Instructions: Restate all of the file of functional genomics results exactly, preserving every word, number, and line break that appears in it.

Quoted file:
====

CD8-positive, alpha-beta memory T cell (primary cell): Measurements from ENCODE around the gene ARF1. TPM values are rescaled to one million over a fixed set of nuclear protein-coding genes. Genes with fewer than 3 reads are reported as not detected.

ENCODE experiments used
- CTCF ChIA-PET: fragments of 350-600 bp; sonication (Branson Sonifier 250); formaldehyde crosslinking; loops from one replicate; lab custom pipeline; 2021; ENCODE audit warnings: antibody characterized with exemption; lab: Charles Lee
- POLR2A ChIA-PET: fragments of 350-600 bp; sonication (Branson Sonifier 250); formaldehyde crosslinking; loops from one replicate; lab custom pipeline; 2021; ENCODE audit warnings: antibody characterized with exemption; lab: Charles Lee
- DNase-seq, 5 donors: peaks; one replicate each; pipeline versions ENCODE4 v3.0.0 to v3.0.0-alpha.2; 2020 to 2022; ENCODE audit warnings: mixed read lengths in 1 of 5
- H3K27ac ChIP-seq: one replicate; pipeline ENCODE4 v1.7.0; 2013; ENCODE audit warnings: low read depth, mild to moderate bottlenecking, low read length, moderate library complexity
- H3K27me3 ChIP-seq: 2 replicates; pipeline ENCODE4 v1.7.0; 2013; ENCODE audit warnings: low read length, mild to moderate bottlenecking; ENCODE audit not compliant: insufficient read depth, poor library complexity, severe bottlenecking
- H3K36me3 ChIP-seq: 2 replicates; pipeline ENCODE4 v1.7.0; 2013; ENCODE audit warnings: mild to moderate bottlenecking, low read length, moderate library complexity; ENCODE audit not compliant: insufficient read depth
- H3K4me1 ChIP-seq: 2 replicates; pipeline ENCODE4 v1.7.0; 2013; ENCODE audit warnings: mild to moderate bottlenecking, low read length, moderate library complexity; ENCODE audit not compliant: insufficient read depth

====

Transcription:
CD8-positive, alpha-beta memory T cell (primary cell): Measurements from ENCODE around the gene ARF1. TPM values are rescaled to one million over a fixed set of nuclear protein-coding genes. Genes with fewer than 3 reads are reported as not detected.

ENCODE experiments used
- CTCF ChIA-PET: fragments of 350-600 bp; sonication (Branson Sonifier 250); formaldehyde crosslinking; loops from one replicate; lab custom pipeline; 2021; ENCODE audit warnings: antibody characterized with exemption; lab: Charles Lee
- POLR2A ChIA-PET: fragments of 350-600 bp; sonication (Branson Sonifier 250); formaldehyde crosslinking; loops from one replicate; lab custom pipeline; 2021; ENCODE audit warnings: antibody characterized with exemption; lab: Charles Lee
- DNase-seq, 5 donors: peaks; one replicate each; pipeline versions ENCODE4 v3.0.0 to v3.0.0-alpha.2; 2020 to 2022; ENCODE audit warnings: mixed read lengths in 1 of 5
- H3K27ac ChIP-seq: one replicate; pipeline ENCODE4 v1.7.0; 2013; ENCODE audit warnings: low read depth, mild to moderate bottlenecking, low read length, moderate library complexity
- H3K27me3 ChIP-seq: 2 replicates; pipeline ENCODE4 v1.7.0; 2013; ENCODE audit warnings: low read length, mild to moderate bottlenecking; ENCODE audit not compliant: insufficient read depth, poor library complexity, severe bottlenecking
- H3K36me3 ChIP-seq: 2 replicates; pipeline ENCODE4 v1.7.0; 2013; ENCODE audit warnings: mild to moderate bottlenecking, low read length, moderate library complexity; ENCODE audit not compliant: insufficient read depth
- H3K4me1 ChIP-seq: 2 replicates; pipeline ENCODE4 v1.7.0; 2013; ENCODE audit warnings: mild to moderate bottlenecking, low read length, moderate library complexity; ENCODE audit not compliant: insufficient read depth